Double examination times to double your gross

Many dentists I meet have set their new patient examinations and re-examination appointments to the shortest times possible so they can spend the best part of the day doing juicy (higher fee) restorative work. (Why do dentists insist on calling these appointments “exams”, even on their websites?)

The fees for their appointments have to be the right side of what the market will bear and typically that means £45-90 for private new patient examinations and £35 to £60 for private patient re-examinations. Inevitably, with fees this low, these services are loss leaders.

It’s important that private dentists don’t average more than 10 re-examination appointments a day (NHS dentists have to set the number at 20) so there is enough time left in the day to do some high fee work as well as see new patients and emergencies.

However, if you shorten new patient appointments to less than 60 minutes in private practice (or less than 30 minutes in NHS practices) and shorten re-examination appointments to less than 20 minutes in private practice (or less than 10 minutes in NHS practices) then you are probably holding back your daily gross.


Because if your examination appointments are too short, you won’t have time to talk to your patients about their treatment options and the benefits of long term solutions, as opposed to quick fixes.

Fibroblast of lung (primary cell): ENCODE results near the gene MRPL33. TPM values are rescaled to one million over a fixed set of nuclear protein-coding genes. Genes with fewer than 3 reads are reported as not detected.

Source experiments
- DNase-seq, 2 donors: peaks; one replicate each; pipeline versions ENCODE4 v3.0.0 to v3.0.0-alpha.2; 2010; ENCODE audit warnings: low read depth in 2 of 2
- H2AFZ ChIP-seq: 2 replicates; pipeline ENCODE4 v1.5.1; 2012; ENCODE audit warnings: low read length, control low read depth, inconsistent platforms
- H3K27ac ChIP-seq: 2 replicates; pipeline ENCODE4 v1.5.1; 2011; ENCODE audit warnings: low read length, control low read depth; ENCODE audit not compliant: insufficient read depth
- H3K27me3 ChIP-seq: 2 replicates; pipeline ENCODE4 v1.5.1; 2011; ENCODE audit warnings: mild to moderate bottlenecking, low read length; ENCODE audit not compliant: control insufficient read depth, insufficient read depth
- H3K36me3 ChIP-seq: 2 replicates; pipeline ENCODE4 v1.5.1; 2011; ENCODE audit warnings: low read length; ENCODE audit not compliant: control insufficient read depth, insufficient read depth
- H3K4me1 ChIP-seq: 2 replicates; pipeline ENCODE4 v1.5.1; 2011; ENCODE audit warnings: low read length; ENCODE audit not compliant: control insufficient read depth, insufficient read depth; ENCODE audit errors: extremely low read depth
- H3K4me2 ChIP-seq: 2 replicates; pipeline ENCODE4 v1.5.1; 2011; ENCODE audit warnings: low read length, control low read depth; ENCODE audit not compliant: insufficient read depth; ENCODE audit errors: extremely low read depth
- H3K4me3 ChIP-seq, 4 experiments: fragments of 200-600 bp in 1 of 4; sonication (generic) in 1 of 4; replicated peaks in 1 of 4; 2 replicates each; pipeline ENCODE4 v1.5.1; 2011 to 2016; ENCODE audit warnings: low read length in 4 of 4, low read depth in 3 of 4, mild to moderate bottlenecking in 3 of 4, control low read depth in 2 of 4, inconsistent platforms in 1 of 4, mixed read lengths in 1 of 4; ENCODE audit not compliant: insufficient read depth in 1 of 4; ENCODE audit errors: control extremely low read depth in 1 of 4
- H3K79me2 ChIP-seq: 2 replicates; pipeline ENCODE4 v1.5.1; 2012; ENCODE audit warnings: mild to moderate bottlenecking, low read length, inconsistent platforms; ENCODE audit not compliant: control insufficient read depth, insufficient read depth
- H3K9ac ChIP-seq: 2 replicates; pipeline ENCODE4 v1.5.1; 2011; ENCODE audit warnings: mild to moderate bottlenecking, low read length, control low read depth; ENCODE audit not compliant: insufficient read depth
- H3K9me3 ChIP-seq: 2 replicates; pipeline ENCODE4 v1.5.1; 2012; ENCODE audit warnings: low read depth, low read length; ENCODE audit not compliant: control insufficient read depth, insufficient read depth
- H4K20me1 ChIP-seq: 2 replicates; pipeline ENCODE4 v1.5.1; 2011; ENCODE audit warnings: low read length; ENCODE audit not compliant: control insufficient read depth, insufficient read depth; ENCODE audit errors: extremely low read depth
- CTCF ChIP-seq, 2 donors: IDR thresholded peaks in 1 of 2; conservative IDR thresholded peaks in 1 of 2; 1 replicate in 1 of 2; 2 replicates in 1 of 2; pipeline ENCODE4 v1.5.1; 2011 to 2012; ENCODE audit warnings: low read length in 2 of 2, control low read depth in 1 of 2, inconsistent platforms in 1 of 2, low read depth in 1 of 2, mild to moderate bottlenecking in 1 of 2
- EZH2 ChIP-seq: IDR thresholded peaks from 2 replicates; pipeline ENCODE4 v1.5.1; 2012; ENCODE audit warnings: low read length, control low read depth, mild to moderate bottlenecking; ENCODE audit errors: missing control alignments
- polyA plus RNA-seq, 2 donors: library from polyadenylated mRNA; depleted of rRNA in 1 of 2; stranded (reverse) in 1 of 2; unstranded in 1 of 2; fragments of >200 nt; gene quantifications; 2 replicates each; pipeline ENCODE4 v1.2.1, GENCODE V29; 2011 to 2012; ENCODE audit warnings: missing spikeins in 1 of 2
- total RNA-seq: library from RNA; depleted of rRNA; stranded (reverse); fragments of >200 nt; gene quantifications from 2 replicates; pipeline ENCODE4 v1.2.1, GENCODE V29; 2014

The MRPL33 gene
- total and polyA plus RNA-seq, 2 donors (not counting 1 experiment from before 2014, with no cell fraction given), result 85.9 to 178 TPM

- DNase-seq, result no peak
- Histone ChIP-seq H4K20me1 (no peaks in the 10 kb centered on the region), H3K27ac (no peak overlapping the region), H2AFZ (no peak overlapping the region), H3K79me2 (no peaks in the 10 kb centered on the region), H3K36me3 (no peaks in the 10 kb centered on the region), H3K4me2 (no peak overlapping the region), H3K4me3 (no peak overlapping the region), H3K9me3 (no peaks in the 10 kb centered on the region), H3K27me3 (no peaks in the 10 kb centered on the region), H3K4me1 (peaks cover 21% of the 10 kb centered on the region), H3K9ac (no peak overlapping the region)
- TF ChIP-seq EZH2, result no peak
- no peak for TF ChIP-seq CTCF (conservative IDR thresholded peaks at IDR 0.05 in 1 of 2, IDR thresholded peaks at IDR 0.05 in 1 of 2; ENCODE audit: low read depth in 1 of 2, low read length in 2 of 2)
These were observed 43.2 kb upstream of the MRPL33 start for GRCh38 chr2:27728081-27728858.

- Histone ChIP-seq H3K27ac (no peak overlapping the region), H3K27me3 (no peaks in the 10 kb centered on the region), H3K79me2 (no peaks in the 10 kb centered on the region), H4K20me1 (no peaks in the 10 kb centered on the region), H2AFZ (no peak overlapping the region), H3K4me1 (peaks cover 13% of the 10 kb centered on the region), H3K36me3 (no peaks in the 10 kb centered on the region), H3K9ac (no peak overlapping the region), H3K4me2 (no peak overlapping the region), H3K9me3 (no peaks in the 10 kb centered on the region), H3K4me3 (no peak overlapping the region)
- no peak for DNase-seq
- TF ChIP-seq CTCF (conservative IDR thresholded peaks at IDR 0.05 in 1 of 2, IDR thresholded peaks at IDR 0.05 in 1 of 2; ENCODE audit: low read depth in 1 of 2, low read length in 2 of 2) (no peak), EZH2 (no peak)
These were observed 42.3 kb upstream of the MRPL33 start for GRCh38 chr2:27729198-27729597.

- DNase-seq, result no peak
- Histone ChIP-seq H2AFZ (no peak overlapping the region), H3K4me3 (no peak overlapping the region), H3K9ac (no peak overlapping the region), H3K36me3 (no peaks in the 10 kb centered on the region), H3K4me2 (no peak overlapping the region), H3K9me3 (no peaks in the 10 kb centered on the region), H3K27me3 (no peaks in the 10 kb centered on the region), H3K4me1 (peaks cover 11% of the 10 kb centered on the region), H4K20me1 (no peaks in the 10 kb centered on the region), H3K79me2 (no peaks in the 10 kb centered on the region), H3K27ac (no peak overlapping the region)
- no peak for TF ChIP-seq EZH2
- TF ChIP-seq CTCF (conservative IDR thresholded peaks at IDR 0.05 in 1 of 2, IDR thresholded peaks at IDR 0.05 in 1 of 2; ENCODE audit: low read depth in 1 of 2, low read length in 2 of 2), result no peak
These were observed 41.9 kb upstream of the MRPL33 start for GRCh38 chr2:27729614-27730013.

Short examinations lead to dentists doing lots of lower fee, single unit dentistry. Longer examinations lead to patients accepting more comprehensive treatment plans, often involving multiple unit and extrinsic restorative work, simply because the dentist has sufficient time to talk to the patient about their choices, make a qualified recommendation and address any objections.

In an NHS situation the dentist has time to explain the benefits of a private alternative (and before you accuse me of encouraging gaming or mixing, I’m not, I’m simply suggesting that dentists change their habits and offer patients a proper choice between short, medium and long term solutions…).

The likely effect of extending examination times on the dentist’s gross is to increase it from £900-£1,200/day to £1,500-£1,800/day for a private dentist and from £700-£900/day to £850-£1,400/day for an NHS dentist.

Several Breathe practices have tried this and one large private practice (five general dentists) recently spent a year experimenting with increasing the re-examination time from15 minutes to 30 minutes (and charging the same 15 minute fee) and the practice gross increased by 31 per cent.

If you would like some help with implementing longer examination times and getting past the push-back of your associates while helping them understand what they will need to do during longer appointments, please contact me for a chat.


m. 07770 430576

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